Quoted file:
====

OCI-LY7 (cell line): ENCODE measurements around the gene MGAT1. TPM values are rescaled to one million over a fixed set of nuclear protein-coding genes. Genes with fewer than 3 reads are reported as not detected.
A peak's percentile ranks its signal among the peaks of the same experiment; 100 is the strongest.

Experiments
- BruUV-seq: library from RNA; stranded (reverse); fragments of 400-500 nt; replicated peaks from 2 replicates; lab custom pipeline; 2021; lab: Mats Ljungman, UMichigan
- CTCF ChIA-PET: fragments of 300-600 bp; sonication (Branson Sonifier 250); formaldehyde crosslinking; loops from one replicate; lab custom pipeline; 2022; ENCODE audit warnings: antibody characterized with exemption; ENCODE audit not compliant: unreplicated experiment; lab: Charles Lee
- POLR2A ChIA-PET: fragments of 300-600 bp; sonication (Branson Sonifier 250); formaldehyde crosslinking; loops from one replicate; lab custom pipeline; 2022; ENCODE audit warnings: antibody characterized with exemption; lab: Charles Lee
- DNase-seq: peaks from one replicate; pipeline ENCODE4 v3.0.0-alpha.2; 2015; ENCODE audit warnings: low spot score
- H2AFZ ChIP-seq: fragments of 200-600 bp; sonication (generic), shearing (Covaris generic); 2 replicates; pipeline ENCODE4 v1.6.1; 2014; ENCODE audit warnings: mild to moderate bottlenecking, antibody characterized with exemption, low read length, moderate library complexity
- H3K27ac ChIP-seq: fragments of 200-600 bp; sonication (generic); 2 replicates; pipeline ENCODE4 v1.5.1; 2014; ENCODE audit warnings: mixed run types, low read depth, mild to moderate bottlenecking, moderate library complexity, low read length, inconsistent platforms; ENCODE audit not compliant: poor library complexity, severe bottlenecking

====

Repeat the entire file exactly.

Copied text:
OCI-LY7 (cell line): ENCODE measurements around the gene MGAT1. TPM values are rescaled to one million over a fixed set of nuclear protein-coding genes. Genes with fewer than 3 reads are reported as not detected.
A peak's percentile ranks its signal among the peaks of the same experiment; 100 is the strongest.

Experiments
- BruUV-seq: library from RNA; stranded (reverse); fragments of 400-500 nt; replicated peaks from 2 replicates; lab custom pipeline; 2021; lab: Mats Ljungman, UMichigan
- CTCF ChIA-PET: fragments of 300-600 bp; sonication (Branson Sonifier 250); formaldehyde crosslinking; loops from one replicate; lab custom pipeline; 2022; ENCODE audit warnings: antibody characterized with exemption; ENCODE audit not compliant: unreplicated experiment; lab: Charles Lee
- POLR2A ChIA-PET: fragments of 300-600 bp; sonication (Branson Sonifier 250); formaldehyde crosslinking; loops from one replicate; lab custom pipeline; 2022; ENCODE audit warnings: antibody characterized with exemption; lab: Charles Lee
- DNase-seq: peaks from one replicate; pipeline ENCODE4 v3.0.0-alpha.2; 2015; ENCODE audit warnings: low spot score
- H2AFZ ChIP-seq: fragments of 200-600 bp; sonication (generic), shearing (Covaris generic); 2 replicates; pipeline ENCODE4 v1.6.1; 2014; ENCODE audit warnings: mild to moderate bottlenecking, antibody characterized with exemption, low read length, moderate library complexity
- H3K27ac ChIP-seq: fragments of 200-600 bp; sonication (generic); 2 replicates; pipeline ENCODE4 v1.5.1; 2014; ENCODE audit warnings: mixed run types, low read depth, mild to moderate bottlenecking, moderate library complexity, low read length, inconsistent platforms; ENCODE audit not compliant: poor library complexity, severe bottlenecking